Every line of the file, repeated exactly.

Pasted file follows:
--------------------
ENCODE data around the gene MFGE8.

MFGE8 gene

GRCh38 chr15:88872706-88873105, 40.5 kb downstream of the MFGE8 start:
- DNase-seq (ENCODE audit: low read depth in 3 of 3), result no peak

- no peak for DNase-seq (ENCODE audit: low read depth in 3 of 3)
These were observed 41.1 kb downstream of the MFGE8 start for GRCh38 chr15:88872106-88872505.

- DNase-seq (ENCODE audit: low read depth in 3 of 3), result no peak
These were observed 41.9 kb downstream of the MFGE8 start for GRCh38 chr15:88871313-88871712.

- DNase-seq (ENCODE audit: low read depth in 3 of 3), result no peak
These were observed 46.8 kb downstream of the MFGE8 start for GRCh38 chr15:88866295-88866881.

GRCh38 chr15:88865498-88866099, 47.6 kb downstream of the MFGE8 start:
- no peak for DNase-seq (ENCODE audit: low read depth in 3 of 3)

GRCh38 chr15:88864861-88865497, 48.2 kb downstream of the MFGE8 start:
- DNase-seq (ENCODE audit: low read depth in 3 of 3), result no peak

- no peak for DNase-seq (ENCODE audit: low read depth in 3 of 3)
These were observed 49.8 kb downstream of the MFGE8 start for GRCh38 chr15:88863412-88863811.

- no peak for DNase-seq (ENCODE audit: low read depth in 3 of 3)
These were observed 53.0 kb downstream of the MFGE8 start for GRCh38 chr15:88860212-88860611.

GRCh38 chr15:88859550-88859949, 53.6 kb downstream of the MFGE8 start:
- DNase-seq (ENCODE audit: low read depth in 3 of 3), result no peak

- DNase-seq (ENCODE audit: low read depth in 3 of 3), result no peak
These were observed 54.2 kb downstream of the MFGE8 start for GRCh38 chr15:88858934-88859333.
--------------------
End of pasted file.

ENCODE data around the gene MFGE8.

MFGE8 gene

GRCh38 chr15:88872706-88873105, 40.5 kb downstream of the MFGE8 start:
- DNase-seq (ENCODE audit: low read depth in 3 of 3), result no peak

- no peak for DNase-seq (ENCODE audit: low read depth in 3 of 3)
These were observed 41.1 kb downstream of the MFGE8 start for GRCh38 chr15:88872106-88872505.

- DNase-seq (ENCODE audit: low read depth in 3 of 3), result no peak
These were observed 41.9 kb downstream of the MFGE8 start for GRCh38 chr15:88871313-88871712.

- DNase-seq (ENCODE audit: low read depth in 3 of 3), result no peak
These were observed 46.8 kb downstream of the MFGE8 start for GRCh38 chr15:88866295-88866881.

GRCh38 chr15:88865498-88866099, 47.6 kb downstream of the MFGE8 start:
- no peak for DNase-seq (ENCODE audit: low read depth in 3 of 3)

GRCh38 chr15:88864861-88865497, 48.2 kb downstream of the MFGE8 start:
- DNase-seq (ENCODE audit: low read depth in 3 of 3), result no peak

- no peak for DNase-seq (ENCODE audit: low read depth in 3 of 3)
These were observed 49.8 kb downstream of the MFGE8 start for GRCh38 chr15:88863412-88863811.

- no peak for DNase-seq (ENCODE audit: low read depth in 3 of 3)
These were observed 53.0 kb downstream of the MFGE8 start for GRCh38 chr15:88860212-88860611.

GRCh38 chr15:88859550-88859949, 53.6 kb downstream of the MFGE8 start:
- DNase-seq (ENCODE audit: low read depth in 3 of 3), result no peak

- DNase-seq (ENCODE audit: low read depth in 3 of 3), result no peak
These were observed 54.2 kb downstream of the MFGE8 start for GRCh38 chr15:88858934-88859333.